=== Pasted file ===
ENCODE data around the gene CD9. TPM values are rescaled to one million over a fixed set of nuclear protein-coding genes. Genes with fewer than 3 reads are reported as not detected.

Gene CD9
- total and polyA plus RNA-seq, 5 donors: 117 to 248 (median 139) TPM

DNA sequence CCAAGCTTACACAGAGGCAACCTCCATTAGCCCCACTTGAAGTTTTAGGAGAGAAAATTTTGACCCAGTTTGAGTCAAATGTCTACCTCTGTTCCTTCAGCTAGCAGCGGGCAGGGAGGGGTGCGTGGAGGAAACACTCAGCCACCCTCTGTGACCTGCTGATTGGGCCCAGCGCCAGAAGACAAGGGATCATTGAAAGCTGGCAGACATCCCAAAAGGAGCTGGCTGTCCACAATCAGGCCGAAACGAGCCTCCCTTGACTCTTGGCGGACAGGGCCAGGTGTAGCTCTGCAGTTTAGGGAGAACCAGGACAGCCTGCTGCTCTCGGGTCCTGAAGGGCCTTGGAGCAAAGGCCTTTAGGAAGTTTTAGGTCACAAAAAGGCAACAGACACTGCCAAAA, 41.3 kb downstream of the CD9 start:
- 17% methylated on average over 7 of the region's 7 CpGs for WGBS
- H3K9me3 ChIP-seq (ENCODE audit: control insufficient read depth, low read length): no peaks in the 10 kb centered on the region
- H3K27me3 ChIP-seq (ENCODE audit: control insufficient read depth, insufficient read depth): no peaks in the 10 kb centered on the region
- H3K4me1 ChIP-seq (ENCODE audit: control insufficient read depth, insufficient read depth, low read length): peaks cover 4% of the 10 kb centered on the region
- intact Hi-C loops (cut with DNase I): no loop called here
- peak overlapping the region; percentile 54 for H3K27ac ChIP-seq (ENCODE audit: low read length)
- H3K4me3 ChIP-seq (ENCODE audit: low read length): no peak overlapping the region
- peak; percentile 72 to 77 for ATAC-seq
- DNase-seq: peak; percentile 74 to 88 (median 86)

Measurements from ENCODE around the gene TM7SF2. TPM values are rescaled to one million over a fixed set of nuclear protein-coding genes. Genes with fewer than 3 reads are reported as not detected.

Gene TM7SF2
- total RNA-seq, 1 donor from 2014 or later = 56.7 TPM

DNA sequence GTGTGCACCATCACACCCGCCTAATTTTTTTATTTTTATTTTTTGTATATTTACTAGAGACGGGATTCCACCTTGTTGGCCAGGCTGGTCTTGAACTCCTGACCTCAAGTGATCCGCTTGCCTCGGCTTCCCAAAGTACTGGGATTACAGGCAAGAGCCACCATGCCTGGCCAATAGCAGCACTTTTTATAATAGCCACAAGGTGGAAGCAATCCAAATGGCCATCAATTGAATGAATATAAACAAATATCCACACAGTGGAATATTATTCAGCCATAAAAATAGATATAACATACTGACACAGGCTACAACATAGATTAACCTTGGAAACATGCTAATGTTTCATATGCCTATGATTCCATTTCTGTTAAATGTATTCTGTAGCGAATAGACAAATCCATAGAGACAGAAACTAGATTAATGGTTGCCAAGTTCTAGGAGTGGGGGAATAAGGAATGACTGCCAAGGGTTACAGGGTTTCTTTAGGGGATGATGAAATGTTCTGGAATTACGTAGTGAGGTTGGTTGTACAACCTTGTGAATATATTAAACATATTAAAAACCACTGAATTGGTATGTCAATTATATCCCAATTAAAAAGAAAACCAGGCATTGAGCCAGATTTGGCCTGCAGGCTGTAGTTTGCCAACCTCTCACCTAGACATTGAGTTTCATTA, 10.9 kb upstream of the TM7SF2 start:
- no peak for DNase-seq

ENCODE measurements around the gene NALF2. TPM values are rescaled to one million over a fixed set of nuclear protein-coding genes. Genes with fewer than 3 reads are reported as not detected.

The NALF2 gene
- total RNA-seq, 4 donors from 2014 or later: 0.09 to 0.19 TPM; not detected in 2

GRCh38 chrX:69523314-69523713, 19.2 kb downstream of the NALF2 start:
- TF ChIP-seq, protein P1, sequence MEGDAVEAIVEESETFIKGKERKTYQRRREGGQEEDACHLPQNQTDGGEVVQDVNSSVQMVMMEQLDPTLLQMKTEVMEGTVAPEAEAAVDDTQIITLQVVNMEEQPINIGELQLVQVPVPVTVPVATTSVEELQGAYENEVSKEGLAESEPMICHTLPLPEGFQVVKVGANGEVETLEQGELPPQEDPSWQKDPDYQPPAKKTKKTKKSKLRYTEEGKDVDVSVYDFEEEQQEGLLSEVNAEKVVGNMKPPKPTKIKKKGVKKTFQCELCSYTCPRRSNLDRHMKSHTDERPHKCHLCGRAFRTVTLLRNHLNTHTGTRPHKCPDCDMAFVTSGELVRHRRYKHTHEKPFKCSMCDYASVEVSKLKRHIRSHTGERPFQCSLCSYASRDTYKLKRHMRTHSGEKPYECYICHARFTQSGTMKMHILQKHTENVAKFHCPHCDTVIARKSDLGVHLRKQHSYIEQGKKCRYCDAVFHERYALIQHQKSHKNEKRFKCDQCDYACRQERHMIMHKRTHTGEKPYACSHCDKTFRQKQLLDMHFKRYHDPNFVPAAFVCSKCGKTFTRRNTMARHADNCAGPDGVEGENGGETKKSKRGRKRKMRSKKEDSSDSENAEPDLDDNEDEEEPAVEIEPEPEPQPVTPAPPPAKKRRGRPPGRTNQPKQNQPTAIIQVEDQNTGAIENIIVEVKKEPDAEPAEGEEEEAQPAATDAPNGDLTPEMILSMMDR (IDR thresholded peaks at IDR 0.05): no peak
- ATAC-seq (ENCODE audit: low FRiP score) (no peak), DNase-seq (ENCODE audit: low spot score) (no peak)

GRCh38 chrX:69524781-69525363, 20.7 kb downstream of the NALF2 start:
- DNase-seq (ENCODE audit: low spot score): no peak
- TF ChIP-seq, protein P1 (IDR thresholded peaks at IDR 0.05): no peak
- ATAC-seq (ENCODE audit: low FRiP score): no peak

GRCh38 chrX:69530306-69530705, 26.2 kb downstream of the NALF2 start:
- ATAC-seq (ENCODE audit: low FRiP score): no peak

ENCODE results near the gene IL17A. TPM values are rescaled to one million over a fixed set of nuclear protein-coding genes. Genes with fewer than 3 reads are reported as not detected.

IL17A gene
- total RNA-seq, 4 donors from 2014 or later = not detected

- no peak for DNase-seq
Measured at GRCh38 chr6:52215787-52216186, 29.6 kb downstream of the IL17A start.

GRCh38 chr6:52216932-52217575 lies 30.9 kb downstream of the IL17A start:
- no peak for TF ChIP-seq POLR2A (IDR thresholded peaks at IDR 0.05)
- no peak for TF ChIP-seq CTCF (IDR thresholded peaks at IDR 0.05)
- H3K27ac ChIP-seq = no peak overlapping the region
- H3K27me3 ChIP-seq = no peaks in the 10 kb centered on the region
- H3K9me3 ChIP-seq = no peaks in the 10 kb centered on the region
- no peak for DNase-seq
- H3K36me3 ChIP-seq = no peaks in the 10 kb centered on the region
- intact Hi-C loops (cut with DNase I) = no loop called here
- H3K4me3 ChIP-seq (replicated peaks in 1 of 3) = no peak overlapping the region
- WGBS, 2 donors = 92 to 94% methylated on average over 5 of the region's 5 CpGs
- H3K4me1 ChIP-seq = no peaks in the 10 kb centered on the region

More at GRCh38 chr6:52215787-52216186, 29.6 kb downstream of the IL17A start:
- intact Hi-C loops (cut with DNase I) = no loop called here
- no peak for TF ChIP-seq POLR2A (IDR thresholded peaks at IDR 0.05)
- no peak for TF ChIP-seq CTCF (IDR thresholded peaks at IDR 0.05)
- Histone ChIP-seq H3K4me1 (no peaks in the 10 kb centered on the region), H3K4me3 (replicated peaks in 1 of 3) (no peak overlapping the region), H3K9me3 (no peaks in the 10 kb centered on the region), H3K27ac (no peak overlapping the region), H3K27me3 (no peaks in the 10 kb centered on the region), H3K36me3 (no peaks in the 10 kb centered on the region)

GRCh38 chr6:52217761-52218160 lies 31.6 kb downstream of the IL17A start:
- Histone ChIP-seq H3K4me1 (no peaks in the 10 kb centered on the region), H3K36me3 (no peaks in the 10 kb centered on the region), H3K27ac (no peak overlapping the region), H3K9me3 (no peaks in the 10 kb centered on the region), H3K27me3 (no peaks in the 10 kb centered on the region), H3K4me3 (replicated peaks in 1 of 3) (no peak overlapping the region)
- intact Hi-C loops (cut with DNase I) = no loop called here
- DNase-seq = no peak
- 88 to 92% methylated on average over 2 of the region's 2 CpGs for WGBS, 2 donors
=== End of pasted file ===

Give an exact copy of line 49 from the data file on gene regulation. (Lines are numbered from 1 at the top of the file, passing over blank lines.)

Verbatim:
- intact Hi-C loops (cut with DNase I) = no loop called here